Montana Case Shows Split in Gay Rights Movement

JURIST Guest Columnist Shannon Gilreath of Wake Forest University School of Law says that the current litigation strategy seeking marriage rights for same-sex couples only tinkers around the edges of heteronormative institutions when it should be seeking separate institutions that reject these gender role-dominated institutions...

JURIST recently reported that the American Civil Liberties Union (ACLU) was appealing a decision by a Montana district judge to dismiss a lawsuit by six same-sex couples seeking partnership benefits. What I find most interesting is that the plaintiffs in Donaldson and Guggenheim v. Montana are not seeking marriage, but rather partnership benefits that will entitle them to make the same sorts of family decisions about the medical care of partners, finances and inheritance that heterosexual married couples are able to make as a matter of form. For me, the plaintiffs' strategy underscores the current split in the gay movement itself, with one side, the "gay rights" side, in pursuit of marriage at any and all costs. The other side, what I call the gay liberation side, is clinging to the principles of the early, incandescent years of our movement, when it was really a rebellion, of destroying gender as a category of analysis, of destabilizing the nuclear family unit, and of liberating sexuality. Since the Gay Activists Alliance split from the New York Gay Liberation Front in late 1969, those liberation principles have been steadily replaced with assimilationist policies that tell gay people that in order to be valuable we must look like, act like and behave like straight people.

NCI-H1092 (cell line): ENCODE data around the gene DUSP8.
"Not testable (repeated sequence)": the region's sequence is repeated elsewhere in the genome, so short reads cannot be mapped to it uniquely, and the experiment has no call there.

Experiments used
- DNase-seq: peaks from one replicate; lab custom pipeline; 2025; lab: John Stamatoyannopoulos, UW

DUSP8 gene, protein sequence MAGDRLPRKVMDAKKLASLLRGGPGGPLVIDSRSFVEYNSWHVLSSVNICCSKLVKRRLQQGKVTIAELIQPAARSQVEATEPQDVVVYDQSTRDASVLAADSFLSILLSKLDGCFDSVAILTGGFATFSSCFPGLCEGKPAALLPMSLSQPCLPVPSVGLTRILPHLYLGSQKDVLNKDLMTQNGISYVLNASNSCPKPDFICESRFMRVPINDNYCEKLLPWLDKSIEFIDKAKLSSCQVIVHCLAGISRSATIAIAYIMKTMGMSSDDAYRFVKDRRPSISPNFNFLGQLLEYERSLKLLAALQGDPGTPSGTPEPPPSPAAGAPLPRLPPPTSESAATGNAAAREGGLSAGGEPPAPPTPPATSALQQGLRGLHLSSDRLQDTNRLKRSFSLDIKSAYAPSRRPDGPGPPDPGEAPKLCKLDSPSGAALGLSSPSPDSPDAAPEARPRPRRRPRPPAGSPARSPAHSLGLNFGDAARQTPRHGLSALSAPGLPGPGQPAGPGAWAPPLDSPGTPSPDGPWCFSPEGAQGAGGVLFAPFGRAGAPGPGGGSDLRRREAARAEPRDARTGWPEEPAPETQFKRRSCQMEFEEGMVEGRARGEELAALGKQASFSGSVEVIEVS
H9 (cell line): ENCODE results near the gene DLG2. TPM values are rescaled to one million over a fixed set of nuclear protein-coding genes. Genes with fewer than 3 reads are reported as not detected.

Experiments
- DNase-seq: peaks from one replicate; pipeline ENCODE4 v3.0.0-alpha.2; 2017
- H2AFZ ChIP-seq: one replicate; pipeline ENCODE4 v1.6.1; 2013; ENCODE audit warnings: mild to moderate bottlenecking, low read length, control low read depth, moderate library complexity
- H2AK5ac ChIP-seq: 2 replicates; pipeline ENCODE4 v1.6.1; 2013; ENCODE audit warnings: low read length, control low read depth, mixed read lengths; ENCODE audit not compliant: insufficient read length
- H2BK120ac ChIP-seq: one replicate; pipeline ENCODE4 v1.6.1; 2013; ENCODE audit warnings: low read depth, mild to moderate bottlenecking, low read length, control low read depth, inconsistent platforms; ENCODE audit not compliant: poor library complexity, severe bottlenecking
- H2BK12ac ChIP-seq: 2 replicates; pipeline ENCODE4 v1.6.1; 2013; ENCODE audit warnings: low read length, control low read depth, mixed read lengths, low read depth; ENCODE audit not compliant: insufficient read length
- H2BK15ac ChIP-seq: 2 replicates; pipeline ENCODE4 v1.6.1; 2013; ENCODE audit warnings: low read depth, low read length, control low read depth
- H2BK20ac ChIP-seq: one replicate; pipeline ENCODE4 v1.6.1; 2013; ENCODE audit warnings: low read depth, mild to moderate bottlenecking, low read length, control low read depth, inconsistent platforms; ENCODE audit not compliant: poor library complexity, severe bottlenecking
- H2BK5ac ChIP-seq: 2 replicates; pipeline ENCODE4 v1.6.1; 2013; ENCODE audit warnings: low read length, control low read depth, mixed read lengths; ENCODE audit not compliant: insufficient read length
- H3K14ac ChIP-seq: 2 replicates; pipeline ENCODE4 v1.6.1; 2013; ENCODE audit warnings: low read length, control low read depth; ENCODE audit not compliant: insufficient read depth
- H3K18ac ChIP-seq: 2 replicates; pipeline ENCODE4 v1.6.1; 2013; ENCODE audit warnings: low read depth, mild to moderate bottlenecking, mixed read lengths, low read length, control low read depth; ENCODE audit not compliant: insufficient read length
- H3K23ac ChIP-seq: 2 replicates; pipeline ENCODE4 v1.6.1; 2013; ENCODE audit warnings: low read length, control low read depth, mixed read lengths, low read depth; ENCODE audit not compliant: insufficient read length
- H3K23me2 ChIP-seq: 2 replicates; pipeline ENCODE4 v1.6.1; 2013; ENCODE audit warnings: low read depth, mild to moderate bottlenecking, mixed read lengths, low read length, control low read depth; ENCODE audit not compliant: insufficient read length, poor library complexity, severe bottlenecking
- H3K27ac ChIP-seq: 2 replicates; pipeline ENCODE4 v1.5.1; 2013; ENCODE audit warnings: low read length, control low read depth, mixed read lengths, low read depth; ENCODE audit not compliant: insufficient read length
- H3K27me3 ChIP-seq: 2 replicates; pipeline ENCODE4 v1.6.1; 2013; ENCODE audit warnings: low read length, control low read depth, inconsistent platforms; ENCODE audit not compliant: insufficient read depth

Standard dictionary meaning for "equal" is "the same in amount, degree, value, or quality; equivalent; adequate, as, equal to the undertaking: used in compounds to denote balance, fairness, as equal-handed. Syn. Equivalent." This is the definition of equal that gay rights activists have embraced, a purely formal definition through which equality means equivalence. Gay rights advocates have sought to establish gay as equivalent to straight in virtually every aspect, in the process valorizing heterosexuality by casting homosexuality as a mere reflection of its domestic wholesomeness — insisting to the hetero powerbrokers that we do all the things straight people do in domestic bliss: we share meals together, spend time with our families, and make love in the hetero-romantic image. These arguments were seen in amici briefs in Lawrence v. Texas. This method has been remarkably successful in, for example, enabling the US Supreme Court to recognize a right to sexual privacy for gays in that case, by transforming the actual relationship at issue, one of no-strings-attached encounters, into an enduring domestic union in the fictionalized hetero-model. It has also been remarkably successful in this country's same-sex marriage advocacy in courts and legislatures, where plaintiffs have been carefully chosen and where, generally, all gay relationships look alike. These model relationships are long-term, presumably monogamous, and ubiquitously involve children, where children are offered up as proof that gay coupling is as valuable as straight coupling, a direct reply to that premier criticism of same-sex intimacy that it cannot result in procreation.